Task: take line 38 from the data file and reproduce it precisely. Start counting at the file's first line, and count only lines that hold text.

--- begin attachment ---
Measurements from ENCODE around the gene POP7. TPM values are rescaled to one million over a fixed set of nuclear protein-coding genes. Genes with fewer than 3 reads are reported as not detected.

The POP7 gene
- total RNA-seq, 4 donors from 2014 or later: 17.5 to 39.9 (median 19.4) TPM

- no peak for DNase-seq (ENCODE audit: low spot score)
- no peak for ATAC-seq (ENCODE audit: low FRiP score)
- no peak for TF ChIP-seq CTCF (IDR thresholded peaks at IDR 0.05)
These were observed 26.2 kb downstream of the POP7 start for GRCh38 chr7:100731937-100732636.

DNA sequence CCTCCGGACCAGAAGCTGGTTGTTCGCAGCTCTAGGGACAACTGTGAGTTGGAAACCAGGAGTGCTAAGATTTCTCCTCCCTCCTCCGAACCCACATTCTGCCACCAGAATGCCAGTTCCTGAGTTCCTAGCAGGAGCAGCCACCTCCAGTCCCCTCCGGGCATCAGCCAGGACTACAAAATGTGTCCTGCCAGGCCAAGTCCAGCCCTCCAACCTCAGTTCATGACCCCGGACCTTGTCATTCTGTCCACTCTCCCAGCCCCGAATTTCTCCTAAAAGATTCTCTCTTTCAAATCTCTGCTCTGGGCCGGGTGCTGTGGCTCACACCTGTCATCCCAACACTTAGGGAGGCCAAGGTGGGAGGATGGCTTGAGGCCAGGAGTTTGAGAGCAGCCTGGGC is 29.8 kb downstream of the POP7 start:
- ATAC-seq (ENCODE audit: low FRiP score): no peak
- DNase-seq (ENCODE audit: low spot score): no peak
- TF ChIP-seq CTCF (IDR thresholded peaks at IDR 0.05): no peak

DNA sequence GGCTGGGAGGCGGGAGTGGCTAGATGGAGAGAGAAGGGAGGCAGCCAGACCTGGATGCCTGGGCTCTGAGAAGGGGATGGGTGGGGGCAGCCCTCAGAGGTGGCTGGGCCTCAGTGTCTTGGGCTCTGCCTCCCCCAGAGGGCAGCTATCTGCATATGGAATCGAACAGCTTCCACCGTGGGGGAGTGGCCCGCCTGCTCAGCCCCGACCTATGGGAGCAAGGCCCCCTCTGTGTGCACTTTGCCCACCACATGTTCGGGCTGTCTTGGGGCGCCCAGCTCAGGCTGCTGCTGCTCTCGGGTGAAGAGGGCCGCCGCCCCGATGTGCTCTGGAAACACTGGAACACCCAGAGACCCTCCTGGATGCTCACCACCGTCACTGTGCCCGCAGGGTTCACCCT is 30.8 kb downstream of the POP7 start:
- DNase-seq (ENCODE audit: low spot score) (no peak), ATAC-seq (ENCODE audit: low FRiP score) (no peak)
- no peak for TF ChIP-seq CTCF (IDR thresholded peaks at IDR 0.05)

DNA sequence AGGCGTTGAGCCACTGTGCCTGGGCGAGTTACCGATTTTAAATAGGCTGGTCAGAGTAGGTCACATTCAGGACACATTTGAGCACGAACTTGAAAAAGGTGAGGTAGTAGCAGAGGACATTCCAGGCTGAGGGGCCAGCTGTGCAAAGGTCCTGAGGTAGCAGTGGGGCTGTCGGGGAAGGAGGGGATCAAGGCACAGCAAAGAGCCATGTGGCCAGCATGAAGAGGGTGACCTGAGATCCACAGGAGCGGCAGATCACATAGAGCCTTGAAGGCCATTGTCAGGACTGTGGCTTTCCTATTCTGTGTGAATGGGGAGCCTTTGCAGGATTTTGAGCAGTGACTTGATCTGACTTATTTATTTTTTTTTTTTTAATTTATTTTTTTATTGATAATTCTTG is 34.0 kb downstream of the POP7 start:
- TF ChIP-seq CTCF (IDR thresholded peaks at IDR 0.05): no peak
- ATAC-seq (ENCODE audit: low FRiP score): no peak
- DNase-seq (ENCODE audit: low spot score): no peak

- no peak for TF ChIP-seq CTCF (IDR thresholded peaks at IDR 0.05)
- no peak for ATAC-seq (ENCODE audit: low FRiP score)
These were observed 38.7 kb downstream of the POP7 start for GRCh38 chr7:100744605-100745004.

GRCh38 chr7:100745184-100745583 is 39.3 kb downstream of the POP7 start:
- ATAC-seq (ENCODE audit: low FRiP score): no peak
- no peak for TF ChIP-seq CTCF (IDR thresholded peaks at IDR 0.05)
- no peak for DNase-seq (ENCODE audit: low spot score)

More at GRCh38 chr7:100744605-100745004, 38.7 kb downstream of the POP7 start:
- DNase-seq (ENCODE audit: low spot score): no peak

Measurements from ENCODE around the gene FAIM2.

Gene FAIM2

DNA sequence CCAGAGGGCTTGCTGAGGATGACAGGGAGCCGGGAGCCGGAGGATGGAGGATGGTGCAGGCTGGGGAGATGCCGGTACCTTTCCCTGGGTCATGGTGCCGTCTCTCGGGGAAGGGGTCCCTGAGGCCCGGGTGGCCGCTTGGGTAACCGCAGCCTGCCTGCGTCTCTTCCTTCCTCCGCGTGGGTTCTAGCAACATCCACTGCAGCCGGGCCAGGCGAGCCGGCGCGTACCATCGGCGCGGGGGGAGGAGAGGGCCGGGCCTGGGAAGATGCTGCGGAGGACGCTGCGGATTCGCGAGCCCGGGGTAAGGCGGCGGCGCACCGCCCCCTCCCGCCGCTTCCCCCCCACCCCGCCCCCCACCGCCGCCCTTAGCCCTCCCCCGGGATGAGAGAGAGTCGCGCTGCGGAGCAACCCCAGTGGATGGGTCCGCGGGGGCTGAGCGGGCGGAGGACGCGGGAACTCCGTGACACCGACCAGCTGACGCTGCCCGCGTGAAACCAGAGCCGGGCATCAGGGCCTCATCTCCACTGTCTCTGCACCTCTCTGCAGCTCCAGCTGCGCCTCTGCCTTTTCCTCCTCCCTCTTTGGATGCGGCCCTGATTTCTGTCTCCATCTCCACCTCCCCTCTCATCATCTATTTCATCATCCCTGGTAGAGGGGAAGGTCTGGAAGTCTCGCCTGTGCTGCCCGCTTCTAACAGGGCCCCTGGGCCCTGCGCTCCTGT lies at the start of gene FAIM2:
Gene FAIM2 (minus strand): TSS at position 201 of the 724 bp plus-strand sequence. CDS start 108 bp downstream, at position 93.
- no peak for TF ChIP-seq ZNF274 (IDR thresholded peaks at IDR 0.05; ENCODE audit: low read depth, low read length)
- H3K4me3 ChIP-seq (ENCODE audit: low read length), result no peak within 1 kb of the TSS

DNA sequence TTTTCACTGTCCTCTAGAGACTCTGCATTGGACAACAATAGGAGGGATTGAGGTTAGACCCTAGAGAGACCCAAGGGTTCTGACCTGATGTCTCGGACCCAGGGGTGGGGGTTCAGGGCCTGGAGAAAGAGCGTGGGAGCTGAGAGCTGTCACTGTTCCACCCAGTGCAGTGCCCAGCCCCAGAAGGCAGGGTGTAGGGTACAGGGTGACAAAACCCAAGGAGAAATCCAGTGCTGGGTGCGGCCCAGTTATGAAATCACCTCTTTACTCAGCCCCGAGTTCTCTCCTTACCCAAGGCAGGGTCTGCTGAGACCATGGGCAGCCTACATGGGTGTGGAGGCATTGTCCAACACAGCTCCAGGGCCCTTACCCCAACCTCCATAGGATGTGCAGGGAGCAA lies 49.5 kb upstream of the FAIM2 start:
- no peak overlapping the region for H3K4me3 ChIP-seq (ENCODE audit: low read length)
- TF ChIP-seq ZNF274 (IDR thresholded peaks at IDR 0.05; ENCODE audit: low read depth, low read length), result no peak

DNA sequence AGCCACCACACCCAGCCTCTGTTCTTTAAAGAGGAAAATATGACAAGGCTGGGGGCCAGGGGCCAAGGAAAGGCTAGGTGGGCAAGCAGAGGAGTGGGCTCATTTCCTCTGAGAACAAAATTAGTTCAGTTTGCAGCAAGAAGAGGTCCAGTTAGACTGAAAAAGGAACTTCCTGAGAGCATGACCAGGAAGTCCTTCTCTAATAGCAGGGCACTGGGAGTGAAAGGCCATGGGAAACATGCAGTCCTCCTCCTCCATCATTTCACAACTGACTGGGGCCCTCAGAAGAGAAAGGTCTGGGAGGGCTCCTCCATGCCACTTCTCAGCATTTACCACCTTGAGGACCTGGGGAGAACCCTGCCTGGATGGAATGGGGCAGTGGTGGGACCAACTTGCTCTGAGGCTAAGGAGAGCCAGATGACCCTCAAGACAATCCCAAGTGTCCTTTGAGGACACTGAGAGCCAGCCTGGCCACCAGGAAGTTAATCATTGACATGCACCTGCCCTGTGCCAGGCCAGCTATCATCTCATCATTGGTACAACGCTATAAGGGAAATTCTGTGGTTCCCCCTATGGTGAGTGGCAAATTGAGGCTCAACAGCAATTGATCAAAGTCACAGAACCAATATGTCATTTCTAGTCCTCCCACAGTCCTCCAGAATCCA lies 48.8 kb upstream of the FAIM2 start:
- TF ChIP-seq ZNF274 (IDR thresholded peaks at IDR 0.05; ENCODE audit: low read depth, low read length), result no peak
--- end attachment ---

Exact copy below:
- TF ChIP-seq ZNF274 (IDR thresholded peaks at IDR 0.05; ENCODE audit: low read depth, low read length), result no peak